No opposable thumb for 'Hitcher'
EmptyAlthough Hollywood didn't connect with horror fans last weekend with Buena Vista Pictures' "Primeval," it is trying again this frame with the unveiling of Focus Features' release of Rogue Pictures' "The Hitcher," a remake of Robert Harmon's 1986 film.
In the wake of the Golden Globes and preparing the way for Tuesday's Oscar nominations, Hollywood won't launch any other new wide releases this frame. Instead, the studios will expand a number of holdovers, hoping that the awards-season buzz will provide added heat on what could be a cold weekend at the movies.
From director David Meyers, the R-rated "Hitcher" stars Sophia Bush and Zachary Knighton as a college couple driving cross-country who become prey for a dangerous hitchhiker (Sean Bean). Produced by Michael Bay, who breathed new life into the "Texas Chainsaw Massacre" franchise, "Hitcher" opens in 2,831 theaters. Because it doesn't have nearly the cult appeal "Chainsaw" had, "Hitcher" is expected to gross
in the midteen-millions for the weekend.
Whether "Hitcher" captures the top spot could depend on how well Sony Pictures' "Stomp the Yard" holds in its second weekend. The urban dance-off film from Sylvain White was No. 1 last weekend, grossing $21.8 million over the Friday-Sunday portion of the Martin Luther King Jr. Day holiday frame, but if it falls by 50%, it could open the door for "Hitcher" to ride into the top spot.
Meanwhile, the multiplexes will be dominated by award-winning holdovers. Paramount Pictures expanded "Dreamgirls" last weekend with the hopes it would win a Golden Globe for best motion picture comedy or musical, which it did. The calculation was that the film needed to be in as many theaters as possible, attracting the attention of more moviegoers, before the winners were announced. That way, should the film win -- "Dreamgirls" took home three trophies, including supporting actor nods for Jennifer Hudson and Eddie Murphy -- it could pop this frame. The weekend results will be a test of that strategy.
In contrast, Picturehouse's "Pan's Labyrinth," which has grossed $4.8 million in limited release, expands to 609 theaters today as it builds on strong word-of-mouth and an astounding per-screen average; the film generated a three-day average of $11,180 per screen last weekend. The Spanish-language fantasy film from Guillermo del Toro already has crossed over from the art house community to the sci-fi/ fantasy audience, and this weekend could add significant dollars to its coffers.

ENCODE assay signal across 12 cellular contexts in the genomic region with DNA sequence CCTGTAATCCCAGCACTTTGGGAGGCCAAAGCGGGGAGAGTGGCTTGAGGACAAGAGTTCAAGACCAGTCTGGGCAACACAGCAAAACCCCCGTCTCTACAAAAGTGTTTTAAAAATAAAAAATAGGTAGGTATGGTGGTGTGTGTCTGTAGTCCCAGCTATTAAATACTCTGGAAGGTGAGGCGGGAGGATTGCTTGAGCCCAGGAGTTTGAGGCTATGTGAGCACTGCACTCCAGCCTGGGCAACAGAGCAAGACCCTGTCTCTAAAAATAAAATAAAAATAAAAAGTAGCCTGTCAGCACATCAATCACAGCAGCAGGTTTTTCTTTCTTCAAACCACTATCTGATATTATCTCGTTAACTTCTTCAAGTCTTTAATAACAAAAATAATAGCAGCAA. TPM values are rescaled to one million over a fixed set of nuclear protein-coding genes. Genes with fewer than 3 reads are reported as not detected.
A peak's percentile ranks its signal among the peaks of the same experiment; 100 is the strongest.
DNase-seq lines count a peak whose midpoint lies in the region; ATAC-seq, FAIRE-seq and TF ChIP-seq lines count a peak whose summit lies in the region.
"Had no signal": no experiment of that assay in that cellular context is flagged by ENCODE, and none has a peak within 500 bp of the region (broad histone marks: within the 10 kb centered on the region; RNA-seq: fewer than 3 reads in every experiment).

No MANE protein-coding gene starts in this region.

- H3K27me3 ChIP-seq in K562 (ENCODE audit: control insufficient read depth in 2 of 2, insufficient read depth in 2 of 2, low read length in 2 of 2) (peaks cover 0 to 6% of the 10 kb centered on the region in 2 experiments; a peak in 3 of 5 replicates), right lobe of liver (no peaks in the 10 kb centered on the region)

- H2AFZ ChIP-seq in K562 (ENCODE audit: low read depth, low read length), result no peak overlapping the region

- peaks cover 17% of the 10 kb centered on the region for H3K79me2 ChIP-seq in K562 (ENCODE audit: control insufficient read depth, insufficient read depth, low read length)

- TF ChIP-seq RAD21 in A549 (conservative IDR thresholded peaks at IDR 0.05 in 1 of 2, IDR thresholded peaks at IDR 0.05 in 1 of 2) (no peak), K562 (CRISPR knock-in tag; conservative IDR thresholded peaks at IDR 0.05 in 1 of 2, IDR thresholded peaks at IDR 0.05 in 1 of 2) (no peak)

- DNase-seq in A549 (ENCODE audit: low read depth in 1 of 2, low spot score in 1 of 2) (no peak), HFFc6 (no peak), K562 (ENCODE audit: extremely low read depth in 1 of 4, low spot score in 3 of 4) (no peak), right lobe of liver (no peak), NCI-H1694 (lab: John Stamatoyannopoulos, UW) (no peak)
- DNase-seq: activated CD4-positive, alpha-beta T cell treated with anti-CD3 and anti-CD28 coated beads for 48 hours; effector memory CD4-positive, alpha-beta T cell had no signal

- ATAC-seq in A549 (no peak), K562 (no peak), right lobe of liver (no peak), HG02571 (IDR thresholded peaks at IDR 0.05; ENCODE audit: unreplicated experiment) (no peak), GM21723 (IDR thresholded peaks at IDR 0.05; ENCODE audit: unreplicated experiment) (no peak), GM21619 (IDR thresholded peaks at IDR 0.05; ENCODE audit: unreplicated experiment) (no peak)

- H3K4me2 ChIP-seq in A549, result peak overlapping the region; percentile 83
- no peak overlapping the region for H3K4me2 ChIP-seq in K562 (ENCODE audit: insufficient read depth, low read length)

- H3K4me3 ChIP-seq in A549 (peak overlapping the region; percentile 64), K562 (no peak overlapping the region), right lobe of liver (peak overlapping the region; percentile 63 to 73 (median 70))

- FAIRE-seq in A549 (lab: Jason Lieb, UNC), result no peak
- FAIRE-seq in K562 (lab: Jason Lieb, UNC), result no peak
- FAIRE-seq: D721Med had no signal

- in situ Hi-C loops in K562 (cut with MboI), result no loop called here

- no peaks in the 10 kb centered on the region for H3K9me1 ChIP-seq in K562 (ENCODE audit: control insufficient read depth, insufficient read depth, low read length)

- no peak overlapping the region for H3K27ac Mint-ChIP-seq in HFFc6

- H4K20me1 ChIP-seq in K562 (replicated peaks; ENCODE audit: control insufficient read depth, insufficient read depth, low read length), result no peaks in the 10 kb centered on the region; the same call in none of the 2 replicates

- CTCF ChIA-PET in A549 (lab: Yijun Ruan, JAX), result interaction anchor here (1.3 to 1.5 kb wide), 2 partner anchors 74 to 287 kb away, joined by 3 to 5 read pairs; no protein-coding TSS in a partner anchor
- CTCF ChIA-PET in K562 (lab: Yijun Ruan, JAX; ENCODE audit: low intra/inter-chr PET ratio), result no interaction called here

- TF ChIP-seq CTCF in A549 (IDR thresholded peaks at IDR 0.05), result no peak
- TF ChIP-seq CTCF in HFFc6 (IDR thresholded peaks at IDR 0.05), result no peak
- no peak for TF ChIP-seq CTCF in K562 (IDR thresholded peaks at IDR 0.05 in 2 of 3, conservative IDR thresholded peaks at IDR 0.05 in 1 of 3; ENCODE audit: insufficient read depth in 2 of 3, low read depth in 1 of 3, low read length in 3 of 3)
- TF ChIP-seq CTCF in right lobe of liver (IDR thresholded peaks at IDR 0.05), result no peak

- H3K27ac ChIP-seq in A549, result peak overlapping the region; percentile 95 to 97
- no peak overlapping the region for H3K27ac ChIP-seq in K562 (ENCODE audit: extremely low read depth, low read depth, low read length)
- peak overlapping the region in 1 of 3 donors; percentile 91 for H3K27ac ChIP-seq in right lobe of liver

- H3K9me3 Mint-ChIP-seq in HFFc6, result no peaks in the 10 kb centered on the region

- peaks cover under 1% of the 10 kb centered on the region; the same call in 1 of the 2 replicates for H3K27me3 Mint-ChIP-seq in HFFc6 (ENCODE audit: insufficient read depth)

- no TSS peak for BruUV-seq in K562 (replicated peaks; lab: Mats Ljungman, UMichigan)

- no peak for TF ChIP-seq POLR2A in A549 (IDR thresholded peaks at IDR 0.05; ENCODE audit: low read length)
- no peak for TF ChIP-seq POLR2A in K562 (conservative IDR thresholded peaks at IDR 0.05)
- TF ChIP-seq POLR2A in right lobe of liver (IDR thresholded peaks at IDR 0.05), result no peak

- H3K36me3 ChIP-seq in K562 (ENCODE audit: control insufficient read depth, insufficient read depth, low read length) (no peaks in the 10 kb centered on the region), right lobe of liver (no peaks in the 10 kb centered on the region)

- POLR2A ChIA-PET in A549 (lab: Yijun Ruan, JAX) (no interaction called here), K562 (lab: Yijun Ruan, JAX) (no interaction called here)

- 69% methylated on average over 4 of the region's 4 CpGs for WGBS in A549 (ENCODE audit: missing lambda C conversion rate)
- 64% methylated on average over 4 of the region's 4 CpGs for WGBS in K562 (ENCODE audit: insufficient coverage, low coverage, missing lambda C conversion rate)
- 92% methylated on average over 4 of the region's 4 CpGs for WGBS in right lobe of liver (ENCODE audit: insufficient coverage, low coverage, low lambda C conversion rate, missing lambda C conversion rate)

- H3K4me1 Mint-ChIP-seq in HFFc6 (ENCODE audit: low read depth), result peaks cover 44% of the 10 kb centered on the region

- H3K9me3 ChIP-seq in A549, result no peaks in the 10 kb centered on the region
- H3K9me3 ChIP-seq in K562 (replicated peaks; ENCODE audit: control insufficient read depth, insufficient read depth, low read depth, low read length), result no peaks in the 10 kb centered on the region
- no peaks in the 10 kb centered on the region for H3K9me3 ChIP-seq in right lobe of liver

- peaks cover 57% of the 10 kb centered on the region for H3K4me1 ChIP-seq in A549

Buoyed by Forest Whitaker's Golden Globe win for best dramatic actor, Fox Searchlight is re-expanding its Idi Amin biopic "The Last King of Scotland" to 495 theaters. Co-starring James McAvoy, "Scotland" is directed by Kevin Macdonald, who earned his stripes as a documentary filmmaker. The film has grossed $3.7 million to date, but considering its strong reviews, Searchlight is hoping the Globes victory will energize moviegoers.
Warner Bros. Pictures also hopes for the love of the Golden Globes to pay off with its expansion of "Letters From Iwo Jima." Clint Eastwood took the trophy for best foreign-language film, and Warners would like to see the added attention bring more moviegoers to the Japanese-language film, which stars Ken Watanabe.
In limited release, IFC First Take unveiled "Alone With Her" on Wednesday in one New York theater. Written and directed by Eric Nicholas, the film stars Colin Hanks as a man who plants hidden cameras in the apartment of a woman he is interested in. The unrated picture co-stars Ana Claudia Talancon and Jordana Spiro.
Sony Pictures Classics bows "The Italian" in Los Angeles and New York. Russia's official foreign-language Oscar submission centers on a 5-year-old orphan who is abandoned in a Russian village and adopted by an Italian family.